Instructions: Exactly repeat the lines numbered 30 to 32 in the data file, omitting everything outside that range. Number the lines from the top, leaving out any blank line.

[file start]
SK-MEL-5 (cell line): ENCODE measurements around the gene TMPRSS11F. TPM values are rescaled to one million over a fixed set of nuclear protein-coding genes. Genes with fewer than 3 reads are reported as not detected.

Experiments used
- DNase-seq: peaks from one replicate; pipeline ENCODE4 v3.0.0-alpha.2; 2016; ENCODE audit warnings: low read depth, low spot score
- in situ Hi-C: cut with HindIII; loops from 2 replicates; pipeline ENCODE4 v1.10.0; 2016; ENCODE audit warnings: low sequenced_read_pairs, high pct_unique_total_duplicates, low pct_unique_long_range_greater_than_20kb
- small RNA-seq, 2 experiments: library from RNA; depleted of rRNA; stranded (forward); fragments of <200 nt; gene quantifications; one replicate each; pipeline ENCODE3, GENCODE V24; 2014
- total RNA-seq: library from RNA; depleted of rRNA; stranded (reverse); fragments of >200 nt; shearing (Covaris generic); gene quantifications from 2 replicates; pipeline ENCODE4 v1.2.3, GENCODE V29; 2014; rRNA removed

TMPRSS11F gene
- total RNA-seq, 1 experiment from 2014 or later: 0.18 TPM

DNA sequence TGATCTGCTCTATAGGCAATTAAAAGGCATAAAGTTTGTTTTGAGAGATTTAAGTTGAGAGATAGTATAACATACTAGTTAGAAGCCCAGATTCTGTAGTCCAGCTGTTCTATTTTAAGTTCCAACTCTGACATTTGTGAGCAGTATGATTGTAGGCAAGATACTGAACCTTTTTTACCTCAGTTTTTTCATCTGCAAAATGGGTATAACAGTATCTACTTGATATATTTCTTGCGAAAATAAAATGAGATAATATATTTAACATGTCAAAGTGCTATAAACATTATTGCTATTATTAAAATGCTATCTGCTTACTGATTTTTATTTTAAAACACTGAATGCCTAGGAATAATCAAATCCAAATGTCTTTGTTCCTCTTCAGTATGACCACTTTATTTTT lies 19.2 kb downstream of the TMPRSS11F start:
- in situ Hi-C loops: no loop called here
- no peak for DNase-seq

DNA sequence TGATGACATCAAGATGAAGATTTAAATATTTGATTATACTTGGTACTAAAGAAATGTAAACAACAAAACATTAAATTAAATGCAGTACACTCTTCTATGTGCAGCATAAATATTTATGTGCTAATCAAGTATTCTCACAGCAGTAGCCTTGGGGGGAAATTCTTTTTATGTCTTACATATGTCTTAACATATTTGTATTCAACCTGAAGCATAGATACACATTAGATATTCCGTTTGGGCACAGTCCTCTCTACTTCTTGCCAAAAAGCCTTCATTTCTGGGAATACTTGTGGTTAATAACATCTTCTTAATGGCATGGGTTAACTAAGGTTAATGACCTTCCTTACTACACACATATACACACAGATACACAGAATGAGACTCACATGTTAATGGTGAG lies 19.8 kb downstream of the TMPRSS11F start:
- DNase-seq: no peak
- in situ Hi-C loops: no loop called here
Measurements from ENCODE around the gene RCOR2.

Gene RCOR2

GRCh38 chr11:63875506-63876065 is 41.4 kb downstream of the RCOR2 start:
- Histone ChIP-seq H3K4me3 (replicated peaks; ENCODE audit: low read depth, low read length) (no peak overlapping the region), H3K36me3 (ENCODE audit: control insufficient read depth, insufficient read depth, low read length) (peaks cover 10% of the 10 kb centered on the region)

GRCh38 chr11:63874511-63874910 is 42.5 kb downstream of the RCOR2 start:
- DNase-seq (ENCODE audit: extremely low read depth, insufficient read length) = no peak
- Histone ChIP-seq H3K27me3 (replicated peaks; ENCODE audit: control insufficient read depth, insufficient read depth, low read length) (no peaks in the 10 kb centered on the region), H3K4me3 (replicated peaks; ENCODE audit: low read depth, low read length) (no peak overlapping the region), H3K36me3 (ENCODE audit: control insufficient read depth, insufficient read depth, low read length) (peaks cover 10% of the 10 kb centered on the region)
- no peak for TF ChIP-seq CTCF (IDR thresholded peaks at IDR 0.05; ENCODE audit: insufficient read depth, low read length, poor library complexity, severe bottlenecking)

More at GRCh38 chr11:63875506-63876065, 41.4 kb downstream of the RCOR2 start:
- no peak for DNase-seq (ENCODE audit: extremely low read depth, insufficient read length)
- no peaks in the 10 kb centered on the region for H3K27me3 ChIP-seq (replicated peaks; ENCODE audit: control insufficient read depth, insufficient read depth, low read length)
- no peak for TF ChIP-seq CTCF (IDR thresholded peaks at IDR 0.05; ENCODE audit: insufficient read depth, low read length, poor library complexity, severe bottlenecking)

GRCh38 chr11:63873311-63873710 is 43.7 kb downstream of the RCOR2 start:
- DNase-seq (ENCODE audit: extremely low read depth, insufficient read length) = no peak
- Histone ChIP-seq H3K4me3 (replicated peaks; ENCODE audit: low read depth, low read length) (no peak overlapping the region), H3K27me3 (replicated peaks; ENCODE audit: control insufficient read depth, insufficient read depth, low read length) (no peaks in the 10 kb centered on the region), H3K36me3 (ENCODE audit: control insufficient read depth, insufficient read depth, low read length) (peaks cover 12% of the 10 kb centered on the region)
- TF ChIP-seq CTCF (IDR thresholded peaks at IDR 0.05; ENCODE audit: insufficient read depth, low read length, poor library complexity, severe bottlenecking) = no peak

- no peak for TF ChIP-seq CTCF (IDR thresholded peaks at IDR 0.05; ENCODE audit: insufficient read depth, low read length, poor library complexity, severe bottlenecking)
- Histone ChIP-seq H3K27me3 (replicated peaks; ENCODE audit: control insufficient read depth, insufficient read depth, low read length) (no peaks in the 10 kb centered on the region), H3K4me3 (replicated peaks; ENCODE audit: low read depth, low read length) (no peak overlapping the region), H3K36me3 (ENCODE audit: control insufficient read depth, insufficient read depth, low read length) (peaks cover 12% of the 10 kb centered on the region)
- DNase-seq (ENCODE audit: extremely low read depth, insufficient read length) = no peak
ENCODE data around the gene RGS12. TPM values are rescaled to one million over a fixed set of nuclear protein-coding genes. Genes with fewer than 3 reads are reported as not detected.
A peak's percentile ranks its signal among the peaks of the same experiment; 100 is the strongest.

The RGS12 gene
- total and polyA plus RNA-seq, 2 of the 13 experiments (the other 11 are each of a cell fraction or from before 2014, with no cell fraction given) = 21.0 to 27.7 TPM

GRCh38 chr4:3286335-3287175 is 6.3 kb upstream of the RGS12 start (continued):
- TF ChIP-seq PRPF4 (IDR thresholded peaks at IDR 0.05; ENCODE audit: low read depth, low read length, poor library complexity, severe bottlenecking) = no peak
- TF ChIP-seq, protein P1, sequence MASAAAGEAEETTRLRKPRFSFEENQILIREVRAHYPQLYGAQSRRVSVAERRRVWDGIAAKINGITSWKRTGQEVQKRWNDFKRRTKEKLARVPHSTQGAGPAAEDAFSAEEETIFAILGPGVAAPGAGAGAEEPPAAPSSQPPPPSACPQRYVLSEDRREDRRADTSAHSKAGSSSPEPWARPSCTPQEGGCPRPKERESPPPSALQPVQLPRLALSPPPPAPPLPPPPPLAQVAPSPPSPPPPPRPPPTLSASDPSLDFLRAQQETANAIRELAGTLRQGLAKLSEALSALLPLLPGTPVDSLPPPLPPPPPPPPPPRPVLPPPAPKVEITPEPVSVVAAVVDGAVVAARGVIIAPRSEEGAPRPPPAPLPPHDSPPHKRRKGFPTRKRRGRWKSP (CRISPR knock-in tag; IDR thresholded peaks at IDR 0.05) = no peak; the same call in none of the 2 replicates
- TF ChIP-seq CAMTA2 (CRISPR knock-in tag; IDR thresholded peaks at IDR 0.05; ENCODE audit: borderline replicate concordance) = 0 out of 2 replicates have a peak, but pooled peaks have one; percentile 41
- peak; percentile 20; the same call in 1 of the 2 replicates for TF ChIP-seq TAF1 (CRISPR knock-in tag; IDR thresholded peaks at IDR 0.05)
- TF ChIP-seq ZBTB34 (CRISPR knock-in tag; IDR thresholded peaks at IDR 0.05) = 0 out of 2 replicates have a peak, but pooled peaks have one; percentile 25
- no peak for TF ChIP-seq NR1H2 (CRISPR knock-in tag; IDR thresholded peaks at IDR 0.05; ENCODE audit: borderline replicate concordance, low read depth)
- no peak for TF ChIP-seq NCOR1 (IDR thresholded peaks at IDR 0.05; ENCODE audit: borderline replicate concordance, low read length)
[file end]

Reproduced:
- TF ChIP-seq CTCF (IDR thresholded peaks at IDR 0.05; ENCODE audit: insufficient read depth, low read length, poor library complexity, severe bottlenecking) = no peak

- no peak for TF ChIP-seq CTCF (IDR thresholded peaks at IDR 0.05; ENCODE audit: insufficient read depth, low read length, poor library complexity, severe bottlenecking)
- Histone ChIP-seq H3K27me3 (replicated peaks; ENCODE audit: control insufficient read depth, insufficient read depth, low read length) (no peaks in the 10 kb centered on the region), H3K4me3 (replicated peaks; ENCODE audit: low read depth, low read length) (no peak overlapping the region), H3K36me3 (ENCODE audit: control insufficient read depth, insufficient read depth, low read length) (peaks cover 12% of the 10 kb centered on the region)